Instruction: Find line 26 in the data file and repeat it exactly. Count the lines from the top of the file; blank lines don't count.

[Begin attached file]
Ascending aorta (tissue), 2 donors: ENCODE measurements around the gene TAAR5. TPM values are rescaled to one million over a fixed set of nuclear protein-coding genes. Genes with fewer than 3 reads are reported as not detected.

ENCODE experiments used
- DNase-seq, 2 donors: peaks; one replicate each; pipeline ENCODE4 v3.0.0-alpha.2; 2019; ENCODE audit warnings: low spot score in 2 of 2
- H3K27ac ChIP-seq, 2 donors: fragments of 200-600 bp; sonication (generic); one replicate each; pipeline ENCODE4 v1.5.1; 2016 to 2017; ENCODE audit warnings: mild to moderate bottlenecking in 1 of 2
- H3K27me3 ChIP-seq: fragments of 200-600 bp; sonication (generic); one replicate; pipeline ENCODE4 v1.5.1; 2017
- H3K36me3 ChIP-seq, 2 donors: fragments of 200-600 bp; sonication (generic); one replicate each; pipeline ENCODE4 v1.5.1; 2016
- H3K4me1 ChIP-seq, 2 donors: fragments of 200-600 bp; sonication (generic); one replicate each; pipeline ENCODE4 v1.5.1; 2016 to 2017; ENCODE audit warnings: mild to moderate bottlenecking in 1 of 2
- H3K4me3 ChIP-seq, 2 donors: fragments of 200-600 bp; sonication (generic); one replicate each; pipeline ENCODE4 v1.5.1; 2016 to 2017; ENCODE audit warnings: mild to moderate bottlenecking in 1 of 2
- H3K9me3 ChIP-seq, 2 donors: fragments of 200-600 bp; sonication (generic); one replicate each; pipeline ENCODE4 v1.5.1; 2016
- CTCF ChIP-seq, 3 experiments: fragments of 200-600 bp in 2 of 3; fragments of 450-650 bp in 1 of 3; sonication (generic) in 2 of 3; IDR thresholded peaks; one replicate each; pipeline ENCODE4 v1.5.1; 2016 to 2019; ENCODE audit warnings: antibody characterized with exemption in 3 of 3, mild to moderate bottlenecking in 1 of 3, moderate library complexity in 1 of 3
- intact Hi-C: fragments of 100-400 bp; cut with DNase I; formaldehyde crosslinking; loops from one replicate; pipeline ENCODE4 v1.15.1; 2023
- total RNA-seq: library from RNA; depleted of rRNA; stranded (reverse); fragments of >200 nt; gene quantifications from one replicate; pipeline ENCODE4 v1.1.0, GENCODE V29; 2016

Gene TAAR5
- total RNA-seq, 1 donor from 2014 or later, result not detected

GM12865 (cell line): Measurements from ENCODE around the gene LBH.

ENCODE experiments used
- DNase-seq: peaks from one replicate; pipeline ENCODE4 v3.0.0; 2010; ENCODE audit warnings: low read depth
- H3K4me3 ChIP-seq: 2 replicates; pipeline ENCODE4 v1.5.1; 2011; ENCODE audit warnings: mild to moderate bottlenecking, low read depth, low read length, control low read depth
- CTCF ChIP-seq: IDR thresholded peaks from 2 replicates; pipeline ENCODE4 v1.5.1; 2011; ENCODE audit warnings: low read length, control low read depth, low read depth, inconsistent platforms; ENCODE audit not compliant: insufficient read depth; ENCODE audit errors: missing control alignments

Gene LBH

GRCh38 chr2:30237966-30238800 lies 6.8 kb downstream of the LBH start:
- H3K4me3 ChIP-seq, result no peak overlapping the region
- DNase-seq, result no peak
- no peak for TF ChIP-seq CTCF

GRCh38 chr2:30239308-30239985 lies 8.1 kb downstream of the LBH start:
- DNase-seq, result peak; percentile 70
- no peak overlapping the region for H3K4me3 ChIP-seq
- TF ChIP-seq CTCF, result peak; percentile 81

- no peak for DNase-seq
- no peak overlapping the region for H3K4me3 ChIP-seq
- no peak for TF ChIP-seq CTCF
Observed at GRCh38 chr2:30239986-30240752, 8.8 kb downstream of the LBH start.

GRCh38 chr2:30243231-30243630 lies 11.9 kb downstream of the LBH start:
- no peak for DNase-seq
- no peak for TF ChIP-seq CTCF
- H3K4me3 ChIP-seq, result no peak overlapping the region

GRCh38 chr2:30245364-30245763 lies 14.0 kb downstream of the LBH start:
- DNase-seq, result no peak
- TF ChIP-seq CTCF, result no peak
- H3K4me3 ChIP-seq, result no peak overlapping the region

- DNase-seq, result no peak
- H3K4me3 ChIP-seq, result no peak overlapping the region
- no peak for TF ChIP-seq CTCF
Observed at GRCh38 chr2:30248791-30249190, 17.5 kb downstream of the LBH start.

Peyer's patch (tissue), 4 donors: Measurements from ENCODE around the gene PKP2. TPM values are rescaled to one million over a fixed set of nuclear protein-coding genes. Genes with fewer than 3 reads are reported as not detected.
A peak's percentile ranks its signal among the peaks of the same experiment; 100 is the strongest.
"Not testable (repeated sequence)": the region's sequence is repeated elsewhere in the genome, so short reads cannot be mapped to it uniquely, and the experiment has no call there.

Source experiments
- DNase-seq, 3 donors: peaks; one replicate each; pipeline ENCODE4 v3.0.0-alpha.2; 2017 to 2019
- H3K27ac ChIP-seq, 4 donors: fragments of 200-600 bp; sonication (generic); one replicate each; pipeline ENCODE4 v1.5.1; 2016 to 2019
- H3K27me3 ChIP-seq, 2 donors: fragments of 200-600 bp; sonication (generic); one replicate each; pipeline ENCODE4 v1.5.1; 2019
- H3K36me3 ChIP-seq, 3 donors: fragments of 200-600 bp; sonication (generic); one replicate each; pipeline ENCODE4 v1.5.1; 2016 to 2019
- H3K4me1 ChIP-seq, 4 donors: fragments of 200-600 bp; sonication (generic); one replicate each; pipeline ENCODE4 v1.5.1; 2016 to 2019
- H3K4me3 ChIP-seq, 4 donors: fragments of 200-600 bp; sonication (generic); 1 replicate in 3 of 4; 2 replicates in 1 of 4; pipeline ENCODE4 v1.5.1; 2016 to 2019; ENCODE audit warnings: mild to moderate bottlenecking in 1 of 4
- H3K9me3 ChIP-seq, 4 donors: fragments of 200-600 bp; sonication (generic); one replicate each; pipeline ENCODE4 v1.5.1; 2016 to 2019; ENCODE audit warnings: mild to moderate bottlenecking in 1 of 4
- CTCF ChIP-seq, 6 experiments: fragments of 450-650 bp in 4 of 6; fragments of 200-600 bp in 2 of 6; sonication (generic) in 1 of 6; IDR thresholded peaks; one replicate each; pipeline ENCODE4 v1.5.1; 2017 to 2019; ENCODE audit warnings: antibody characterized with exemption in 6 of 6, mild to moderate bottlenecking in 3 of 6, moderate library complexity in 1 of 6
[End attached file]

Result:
- DNase-seq, result peak; percentile 70